USA: Rap artist Kanye West censored on tv



Rap artist Kanye West censored on NBC

The American rap artist Kanye West spoke his mind on live television – and got censored. A protest remix which features a clip of the censored comment now receives significant Internet and alternative radio play

By Meredith Holmgren

Kanye West is currently one of America’s most popular rap artists. His latest album, “Late Registration,” sold nearly 900,000 copies during its first week of sales – instantly making it the top-selling record in the country.

On September 2, 2005, during a live benefit concert for Hurricane Katrina relief on NBC, Kanye West was a featured speaker. When he was presenting, West deviated from the prepared script:

“I hate the way they portray us in the media. You see a black family, it says, ‘They’re looting.’ You see a white family, it says, ‘They’re looking for food.’ And, you know, it’s been five days [waiting for federal help] because most of the people are black. And even for me to complain about it, I would be a hypocrite because I’ve tried to turn away from the TV because it’s too hard to watch. I’ve even been shopping before even giving a donation, so now I’m calling my business manager right now to see what is the biggest amount I can give. And just to imagine if I was down there, and those are my people down there. So anybody out there that wants to do anything that we can help — with the way America is set up to help the poor, the black people, the less well-off, as slow as possible. I mean, the Red Cross is doing everything they can. We already realize a lot of people that could help are at war right now, fighting another way — and they’ve given them permission to go down and shoot us.”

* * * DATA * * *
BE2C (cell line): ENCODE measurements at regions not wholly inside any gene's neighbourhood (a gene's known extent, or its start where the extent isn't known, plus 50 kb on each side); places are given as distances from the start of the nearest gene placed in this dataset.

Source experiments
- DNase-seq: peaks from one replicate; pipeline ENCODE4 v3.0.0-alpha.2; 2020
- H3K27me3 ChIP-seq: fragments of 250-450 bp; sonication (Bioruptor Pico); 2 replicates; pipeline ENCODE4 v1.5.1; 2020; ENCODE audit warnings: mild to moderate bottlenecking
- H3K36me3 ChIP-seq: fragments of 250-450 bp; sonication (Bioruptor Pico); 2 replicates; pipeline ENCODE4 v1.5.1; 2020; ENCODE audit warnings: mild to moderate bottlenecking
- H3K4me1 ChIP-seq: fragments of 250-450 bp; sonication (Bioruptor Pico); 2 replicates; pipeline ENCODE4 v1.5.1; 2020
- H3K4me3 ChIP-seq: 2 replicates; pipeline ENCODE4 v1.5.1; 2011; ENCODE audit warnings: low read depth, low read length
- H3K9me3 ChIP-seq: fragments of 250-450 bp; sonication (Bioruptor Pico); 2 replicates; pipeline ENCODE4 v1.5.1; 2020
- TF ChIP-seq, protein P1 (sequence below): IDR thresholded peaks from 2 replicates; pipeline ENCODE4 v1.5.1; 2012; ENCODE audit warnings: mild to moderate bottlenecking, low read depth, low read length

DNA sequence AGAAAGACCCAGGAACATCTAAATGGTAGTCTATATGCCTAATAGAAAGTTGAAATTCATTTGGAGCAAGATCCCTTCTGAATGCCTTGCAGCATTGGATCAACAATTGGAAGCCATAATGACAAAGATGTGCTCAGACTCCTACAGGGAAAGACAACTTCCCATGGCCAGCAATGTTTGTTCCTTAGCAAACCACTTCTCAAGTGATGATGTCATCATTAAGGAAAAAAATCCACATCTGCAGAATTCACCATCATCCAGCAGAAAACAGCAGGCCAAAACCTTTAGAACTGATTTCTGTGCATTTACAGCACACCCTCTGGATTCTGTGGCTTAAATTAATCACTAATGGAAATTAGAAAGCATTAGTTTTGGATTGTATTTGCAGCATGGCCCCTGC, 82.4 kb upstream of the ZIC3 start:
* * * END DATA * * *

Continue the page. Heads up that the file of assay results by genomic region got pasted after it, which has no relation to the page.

Mike Myers, whom Kanye was paired with to present, spoke next and attempted to regain control of the script. But once it was Kanye’s turn to speak again, he simply said, “George Bush doesn’t care about black people.” Once he said this last comment, the camera quickly cut away – but West’s comments still reached the U.S. East Coast and Midwest live broadcasts.

NBC apologized for lack-of-censorship
In a statement issued shortly afterwards, NBC said, “Kanye West departed from the scripted comments that were prepared for him, and his opinions in no way represent the views of the networks.” Although there was nothing illegal or profane about what he said, his last comment was censored by the network when the program was re-broadcast on the U.S. West Coast three hours later. Further, NBC spokeswoman Rebecca Marks later apologized for the lack-of-censorship in the initial live feed, saying that while there was a tape delay, the person in charge “was instructed to listen for a curse word, and didn’t realize [West] had gone off-script.”

Reverend Al Sharpton, an American politician and civil rights leader, chastised NBC for censoring West. “If he got on there calling women names, they wouldn’t have censored him. If he got on there saying something derogatory, they wouldn’t have censored him. For him to stand up for his own people, they censor. I think they should let Kanye say what needs to be said and let the president defend it if he wants to.”

Laura Bush, the President’s wife, responded to the comments in an American Urban Radio Networks interview by saying, “I know what [George Bush is] like and I know what he thinks and I know how he cares about people.”

Thunderous boos
On September 8, 2005, in a live-via-satellite concert for the National Football League (NFL) season opener between the Oakland Raiders and the New England Patriots, West performed “Heard ‘Em Say” and was booed by the crowd at Gillette Stadium. Boston Globe reporter Steve Morse wrote on this event saying, “It was disconcerting to hear his name booed loudly by Patriots fans who evidently didn’t appreciate his nationally televised comment the other night… The boos were thunderous and lasted for much of his number.”